In 92 when I returned as a civilian prof, DJCO had a committee of 7 or so guys devoted to teaching and deveoping curriculum on MOOTW. They included Britishe Lt. Col. Mike Smith who had served in Oman. We also used to have regular lectures by Larry Cable and Amb Dave Passage who had been Charge in El Salvador in 1985.
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Old 03-07-2007   #14
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Quote:
At that time LTC Don Vought realizing that terrorism was the new hot topic saved all the old stuff under that file so it was available as COIN came back into play in the 80s.
Don Vought as a civilian sat on my editorial board for LP 14. COL Denny Frasche was CSI Director and he recruited guys to look at UW. LTC Jack Hixson was Research Committee Chief and he let me--with Roger Spiller's support--go forward with the Congo 64 project for LP 14.

Hopefully some of this will hang on when the inevitable refocus on big wars and bigger battalions takes place.

Tom
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Old 03-07-2007   #15
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Default Amb Passage

Amb. Dave Passage (now retired) along with LtGen Paul Van Riper are our two senior mentors / grey beards for the Joint Urban Warrior and Expeditionary Warrior programs. Amb. Passage has been a god-send to the programs...
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Old 03-07-2007   #16
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Default AMB Passage

He is a 30-plus year veteran of the foreign service and had extensive experience with both Latin America and guerrilla insurgencies. I recall he also spent several years as a youth in Colombia and much later as an analyst at the U.S. military assistance command in Vietnam.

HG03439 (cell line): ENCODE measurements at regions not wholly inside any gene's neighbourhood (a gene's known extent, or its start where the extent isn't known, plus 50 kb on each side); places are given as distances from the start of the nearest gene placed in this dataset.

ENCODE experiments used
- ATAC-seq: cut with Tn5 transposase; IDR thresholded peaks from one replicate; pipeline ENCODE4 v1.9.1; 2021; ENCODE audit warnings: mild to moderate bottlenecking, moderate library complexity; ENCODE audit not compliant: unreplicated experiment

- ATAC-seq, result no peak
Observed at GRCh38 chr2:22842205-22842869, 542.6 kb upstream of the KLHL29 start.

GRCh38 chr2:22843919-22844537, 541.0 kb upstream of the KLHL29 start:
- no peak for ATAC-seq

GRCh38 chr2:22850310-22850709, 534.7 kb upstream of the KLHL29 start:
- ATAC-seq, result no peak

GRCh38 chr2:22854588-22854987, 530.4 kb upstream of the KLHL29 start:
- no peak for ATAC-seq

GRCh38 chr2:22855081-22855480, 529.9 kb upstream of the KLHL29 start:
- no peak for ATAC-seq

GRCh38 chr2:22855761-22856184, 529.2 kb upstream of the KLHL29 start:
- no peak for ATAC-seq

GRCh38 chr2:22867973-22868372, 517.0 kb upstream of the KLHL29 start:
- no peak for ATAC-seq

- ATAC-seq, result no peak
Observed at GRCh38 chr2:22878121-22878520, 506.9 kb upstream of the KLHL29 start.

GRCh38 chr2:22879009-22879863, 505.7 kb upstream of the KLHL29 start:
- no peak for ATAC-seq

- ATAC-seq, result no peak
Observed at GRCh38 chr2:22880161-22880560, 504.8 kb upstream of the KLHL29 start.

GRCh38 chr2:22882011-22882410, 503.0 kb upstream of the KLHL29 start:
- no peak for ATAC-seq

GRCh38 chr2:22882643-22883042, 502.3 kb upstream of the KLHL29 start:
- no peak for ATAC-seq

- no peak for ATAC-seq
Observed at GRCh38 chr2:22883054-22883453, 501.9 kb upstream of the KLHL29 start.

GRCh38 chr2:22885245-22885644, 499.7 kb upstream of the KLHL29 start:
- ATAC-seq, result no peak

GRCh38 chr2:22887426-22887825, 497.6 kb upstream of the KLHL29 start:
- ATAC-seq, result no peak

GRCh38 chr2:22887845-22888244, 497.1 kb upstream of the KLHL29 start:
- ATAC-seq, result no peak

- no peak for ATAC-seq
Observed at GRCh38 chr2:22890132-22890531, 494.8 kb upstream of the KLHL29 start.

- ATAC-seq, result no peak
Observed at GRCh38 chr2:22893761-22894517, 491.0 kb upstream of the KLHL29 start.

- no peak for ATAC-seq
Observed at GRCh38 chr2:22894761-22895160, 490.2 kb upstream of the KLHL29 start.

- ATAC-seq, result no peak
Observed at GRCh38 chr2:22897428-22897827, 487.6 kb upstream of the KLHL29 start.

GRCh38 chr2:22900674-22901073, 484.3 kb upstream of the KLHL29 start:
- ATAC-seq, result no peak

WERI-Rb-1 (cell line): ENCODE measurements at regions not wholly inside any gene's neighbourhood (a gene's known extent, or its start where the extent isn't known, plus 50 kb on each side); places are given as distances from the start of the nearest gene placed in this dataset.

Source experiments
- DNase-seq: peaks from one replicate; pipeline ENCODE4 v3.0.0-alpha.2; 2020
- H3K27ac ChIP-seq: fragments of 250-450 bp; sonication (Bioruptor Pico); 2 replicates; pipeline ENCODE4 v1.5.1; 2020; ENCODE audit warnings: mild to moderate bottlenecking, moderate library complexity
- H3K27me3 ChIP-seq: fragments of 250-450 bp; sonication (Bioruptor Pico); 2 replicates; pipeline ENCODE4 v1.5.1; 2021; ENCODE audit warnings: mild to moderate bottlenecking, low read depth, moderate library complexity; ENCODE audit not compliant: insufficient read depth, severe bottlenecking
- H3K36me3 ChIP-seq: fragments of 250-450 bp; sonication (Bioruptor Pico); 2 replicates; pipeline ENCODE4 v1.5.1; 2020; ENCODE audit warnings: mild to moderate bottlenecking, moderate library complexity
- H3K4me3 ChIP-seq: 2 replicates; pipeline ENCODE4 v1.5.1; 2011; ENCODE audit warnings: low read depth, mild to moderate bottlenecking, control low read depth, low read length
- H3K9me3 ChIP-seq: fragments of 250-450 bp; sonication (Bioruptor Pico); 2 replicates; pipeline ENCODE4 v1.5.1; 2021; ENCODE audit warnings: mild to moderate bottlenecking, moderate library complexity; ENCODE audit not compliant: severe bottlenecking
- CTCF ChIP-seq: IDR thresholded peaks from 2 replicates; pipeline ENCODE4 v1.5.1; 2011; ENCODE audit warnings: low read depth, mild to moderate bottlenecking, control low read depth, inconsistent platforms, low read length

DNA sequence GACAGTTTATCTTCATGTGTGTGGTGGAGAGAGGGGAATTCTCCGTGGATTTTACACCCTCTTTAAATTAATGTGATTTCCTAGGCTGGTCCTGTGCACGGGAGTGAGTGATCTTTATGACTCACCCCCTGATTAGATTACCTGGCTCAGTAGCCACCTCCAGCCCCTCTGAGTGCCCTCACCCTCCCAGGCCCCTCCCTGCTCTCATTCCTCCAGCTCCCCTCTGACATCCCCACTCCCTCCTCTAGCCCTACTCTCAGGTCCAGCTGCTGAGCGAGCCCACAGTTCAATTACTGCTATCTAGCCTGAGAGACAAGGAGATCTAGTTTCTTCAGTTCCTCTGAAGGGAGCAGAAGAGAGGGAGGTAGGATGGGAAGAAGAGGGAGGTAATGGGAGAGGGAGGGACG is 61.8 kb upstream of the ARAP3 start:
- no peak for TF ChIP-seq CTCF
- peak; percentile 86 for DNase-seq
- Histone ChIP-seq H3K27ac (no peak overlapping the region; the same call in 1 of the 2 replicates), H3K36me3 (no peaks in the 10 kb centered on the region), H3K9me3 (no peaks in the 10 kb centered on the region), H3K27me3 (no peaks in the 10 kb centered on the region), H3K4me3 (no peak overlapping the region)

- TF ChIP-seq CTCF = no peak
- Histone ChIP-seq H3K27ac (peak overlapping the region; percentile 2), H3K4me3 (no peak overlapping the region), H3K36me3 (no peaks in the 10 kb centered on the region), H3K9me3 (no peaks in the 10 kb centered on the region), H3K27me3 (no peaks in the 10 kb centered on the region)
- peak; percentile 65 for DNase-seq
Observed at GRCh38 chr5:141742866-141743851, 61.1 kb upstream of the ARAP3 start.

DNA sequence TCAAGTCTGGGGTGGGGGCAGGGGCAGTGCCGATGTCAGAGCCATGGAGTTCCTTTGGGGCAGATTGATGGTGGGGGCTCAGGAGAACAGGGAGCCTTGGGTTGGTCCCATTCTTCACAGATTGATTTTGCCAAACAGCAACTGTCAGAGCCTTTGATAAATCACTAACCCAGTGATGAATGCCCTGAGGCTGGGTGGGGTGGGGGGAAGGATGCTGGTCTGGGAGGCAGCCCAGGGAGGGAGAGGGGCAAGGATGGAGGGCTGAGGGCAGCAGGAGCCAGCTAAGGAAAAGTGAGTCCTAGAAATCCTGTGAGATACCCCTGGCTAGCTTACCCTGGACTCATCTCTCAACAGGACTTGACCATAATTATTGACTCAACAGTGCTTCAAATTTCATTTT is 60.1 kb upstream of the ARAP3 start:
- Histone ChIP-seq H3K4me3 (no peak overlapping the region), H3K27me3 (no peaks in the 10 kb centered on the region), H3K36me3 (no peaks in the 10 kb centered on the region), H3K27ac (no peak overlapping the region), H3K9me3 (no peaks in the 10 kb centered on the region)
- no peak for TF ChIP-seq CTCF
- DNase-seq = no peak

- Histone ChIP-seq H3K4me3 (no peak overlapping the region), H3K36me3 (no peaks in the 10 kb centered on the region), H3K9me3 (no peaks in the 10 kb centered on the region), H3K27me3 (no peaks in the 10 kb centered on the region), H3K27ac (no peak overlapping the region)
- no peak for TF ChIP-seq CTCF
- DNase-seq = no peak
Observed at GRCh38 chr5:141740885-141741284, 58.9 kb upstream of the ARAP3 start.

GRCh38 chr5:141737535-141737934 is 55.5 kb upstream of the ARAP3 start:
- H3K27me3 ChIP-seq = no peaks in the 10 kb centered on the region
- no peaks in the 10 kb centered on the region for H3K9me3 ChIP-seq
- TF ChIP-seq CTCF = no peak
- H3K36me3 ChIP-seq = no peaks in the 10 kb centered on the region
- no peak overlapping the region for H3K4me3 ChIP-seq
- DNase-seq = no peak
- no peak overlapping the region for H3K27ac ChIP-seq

I remember mostly reading about his days in Africa with insurgencies and his work as a negotiator during the US's diplomatic efforts in the 1980s securing the withdrawal of Cuban forces from Africa.
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Old 03-08-2007   #17
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I'm just completing ILE via correspondence course (Pain!!!) and I am underwhelmed by most of the content. There are a few acorns, there, but most of it is just slop.

As I am supposed to become an ILE Instructor here in the next few months, I have suggested that our ILE BN name me as their own COIN chair, and include more relevant information (some of it shamelessly lifted from this web-site) relating to COIN and current ops.
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Old 03-09-2007   #18
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I just need to get back with you on this. I spoke with the ILE schools director, and he says "We have enough of that stuff in the curriculum the way it is."

So, back to "checking the block" so Majors can do the minimum necessary to make LTC.
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Old 03-12-2007   #19
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That is why the active guys have to go to the residency course now. The people I have met who did the ILE battalion job in the reserves were not always the most up to date. If you really want the PME, you go to the resident course.
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Old 05-18-2007   #20
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Jimbo can back me up on this one. The core cirriculum has expanded in the amount of COIN instruction to each student at CGSC (can't comment on the correspondent course...I suspect its lacking). Although not nearly as much as I'd like, it was enough to teach the bare bone basics. During your elective periods, you can sign up for additional COIN/Terrorism classes, which I did. Took a great class on COIN, and two great classes on terrorism...really helped me in broadening my COIN/Terrorism knowledge base. Again, I actively sought out these courses to augment the basic COIN classes taught in the core cirriculum. Hopefully have an experienced guy as the COIN chair will bring out an increase the amount and quality of COIN instruction in CGSC and hopefully, that will spill over to the correspondance stuff as well.

On another note, John, we watched a Larry Cable lecture that he did when he used to come to CGSC...plus his book on Malaya was pretty good as well.